We compared association of travel burden and CRC outcome between Denmark and Scotland.
We used restricted cubic splines to analyse travel burden as a continuous variable.
Travel burden appears to impact CRC outcomes differently in Denmark and Scotland.
Mechanisms compromising outcome for rural cancer patients may differ internationally.
Rurald wellers with colorectal cancer have poorer outcomes than their urban counterparts. The reasons why are not known but are likely to be complex and be determined by an interplay between geography and health service organization. By comparing the associations related to travel-time to primary and secondary healthcare facilities in two neighbouring countries, Denmark and Scotland, we aimed to shed light on potential mechanisms.
Analysis was based on two comprehensive cohorts of patients diagnosed with colorectal cancer in Denmark (2010−16) and Scotland (2007−14). Associations between travel-time and cancer pathway intervals, tumour stage at diagnosis and one-year mortality were analysed using generalised linear models. Travel-time was modelled using restricted cubic splines for each country and combined. Adjustments were made for key confounders.
Travel-time to key healthcare facilities influenced the diagnostic experience and outcomes of CRC patients from Scotland and Denmark to some extent differently. The longest travel-times to a specialised hospital appeared to afford the most rapid secondary care interval, whereas moderate travel-times to hospital (about 20−60 min) appeared to impact on later stage and greater one-year mortality in Scotland, but not in Denmark. A U-shaped association was seen between travel-time to the GP and one year-mortality.
This is the first international data-linkage study to explore how different national geographies and health service structures may determine cancer outcomes. Future research should compare more countries and more cancer sites and evaluate the impact and implications of differences in national health service organisation.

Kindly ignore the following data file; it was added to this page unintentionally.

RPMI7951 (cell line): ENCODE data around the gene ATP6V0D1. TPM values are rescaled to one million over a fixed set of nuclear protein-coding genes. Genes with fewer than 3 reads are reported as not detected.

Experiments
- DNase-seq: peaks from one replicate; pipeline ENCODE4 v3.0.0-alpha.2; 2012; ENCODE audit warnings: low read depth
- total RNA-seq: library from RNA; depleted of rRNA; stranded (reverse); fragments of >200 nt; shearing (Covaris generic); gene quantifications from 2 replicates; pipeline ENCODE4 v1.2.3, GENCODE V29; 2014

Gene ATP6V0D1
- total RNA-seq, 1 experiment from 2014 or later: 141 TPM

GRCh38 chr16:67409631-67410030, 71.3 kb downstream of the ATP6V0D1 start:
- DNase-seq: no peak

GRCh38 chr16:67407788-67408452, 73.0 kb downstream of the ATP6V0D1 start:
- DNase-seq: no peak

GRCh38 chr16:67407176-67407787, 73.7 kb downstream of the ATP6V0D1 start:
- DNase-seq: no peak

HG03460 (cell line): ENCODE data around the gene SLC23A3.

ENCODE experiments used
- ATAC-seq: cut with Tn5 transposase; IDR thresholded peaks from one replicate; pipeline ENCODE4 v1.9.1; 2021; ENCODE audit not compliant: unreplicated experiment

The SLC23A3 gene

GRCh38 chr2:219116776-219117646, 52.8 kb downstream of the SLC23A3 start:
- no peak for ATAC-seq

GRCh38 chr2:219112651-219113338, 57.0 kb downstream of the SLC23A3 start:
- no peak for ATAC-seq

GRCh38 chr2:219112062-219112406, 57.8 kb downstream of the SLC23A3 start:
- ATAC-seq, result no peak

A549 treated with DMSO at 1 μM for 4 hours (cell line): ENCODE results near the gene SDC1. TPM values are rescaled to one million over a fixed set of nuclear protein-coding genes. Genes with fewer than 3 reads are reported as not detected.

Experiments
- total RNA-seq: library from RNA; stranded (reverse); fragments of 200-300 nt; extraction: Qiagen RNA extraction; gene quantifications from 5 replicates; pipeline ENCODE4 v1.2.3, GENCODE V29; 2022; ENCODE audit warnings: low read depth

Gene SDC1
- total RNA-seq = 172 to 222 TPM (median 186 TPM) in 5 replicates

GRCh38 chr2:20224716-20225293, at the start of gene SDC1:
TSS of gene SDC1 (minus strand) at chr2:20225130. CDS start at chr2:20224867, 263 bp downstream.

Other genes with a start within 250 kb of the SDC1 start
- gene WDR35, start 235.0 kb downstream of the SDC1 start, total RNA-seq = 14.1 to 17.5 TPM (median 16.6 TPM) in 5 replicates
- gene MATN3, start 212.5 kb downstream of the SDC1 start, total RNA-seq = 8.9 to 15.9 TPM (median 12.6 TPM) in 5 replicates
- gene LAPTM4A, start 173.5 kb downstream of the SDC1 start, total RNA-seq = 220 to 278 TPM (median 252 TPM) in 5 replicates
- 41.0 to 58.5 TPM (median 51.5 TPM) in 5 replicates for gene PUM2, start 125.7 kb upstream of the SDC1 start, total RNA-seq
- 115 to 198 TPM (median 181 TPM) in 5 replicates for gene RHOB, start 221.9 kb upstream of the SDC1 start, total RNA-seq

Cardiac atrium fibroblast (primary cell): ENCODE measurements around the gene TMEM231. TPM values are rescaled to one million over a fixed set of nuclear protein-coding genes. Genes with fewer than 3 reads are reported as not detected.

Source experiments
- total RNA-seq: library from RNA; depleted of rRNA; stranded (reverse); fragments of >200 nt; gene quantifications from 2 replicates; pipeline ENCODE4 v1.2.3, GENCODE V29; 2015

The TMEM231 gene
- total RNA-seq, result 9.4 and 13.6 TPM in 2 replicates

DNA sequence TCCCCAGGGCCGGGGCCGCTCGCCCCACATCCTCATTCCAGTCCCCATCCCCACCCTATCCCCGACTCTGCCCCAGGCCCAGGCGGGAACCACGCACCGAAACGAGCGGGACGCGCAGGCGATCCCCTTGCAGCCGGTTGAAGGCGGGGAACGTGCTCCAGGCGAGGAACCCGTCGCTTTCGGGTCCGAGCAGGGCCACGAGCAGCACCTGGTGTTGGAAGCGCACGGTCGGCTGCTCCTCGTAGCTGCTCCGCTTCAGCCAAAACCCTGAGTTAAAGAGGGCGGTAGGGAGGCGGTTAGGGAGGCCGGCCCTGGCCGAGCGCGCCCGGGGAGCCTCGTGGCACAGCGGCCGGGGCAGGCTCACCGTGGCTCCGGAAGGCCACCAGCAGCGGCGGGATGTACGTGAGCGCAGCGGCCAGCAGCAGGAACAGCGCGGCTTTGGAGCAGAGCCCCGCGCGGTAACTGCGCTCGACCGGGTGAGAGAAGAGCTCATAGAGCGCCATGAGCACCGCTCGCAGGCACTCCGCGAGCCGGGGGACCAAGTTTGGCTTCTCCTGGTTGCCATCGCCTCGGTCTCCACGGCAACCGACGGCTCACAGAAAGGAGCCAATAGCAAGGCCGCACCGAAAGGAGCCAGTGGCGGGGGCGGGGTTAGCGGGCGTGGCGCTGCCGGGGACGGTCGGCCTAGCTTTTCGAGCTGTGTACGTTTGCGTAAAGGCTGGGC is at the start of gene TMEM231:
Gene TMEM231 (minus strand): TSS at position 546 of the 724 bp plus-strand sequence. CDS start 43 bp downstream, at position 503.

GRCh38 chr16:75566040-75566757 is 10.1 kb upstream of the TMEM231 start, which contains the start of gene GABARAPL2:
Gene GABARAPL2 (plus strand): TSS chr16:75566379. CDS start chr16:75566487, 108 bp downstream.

Throughout the developed world rural-dwellers diagnosed with cancer have higher mortality than urban counterparts, but underlying mechanisms are poorly understood [ , ]. This is intriguing, since rurality and health service organization differ markedly between countries [ ]. Several explanatory mechanisms for poorer rural cancer survival have been proposed, at the levels of patient and practitioner behaviour; service organization, and wider health policy [ ]. Studies exploring travel burden, an obvious aspect of rurality, and cancer outcomes vary in findings between countries, suggesting mechanisms could operate differently between countries and cancer sites [ , ].
In Europe the impact of travel burden on colorectal cancer (CRC) diagnosis and survival has received particular attention [ ]. This includes Denmark and the UK where CRC survival has historically lagged behind other developed nations, prompting effective health service changes [ ].
Studies with CRC patients diagnosed in Northeast Scotland between 1997 and 1998 found rural patients and those travelling furthest to their general practitioner (GP) were more likely to have alarm symptoms and advanced stage at diagnosis, more likely to experience difficulties in accessing health services, but also more likely to survive for at least three years [ , , ]. In England, routes to diagnosis of CRC have been linked to travel burden with higher likelihood of emergency presentation and lower rates of urgent referral and screen-detection among patients with more than 30 min’ travel to their GP [ ]. In Denmark, increased travelling distance to hospital was associated with later stage at diagnosis for rectal but not colon cancer [ ].
Considered in the context of geography and health service organization, these studies suggest geography could impact rural CRC patients and pathways to diagnosis differently in different countries. This study aimed to compare Denmark vs Scotland in the association between travel burden to healthcare, CRC pathway intervals, tumor stage at diagnosis and mortality.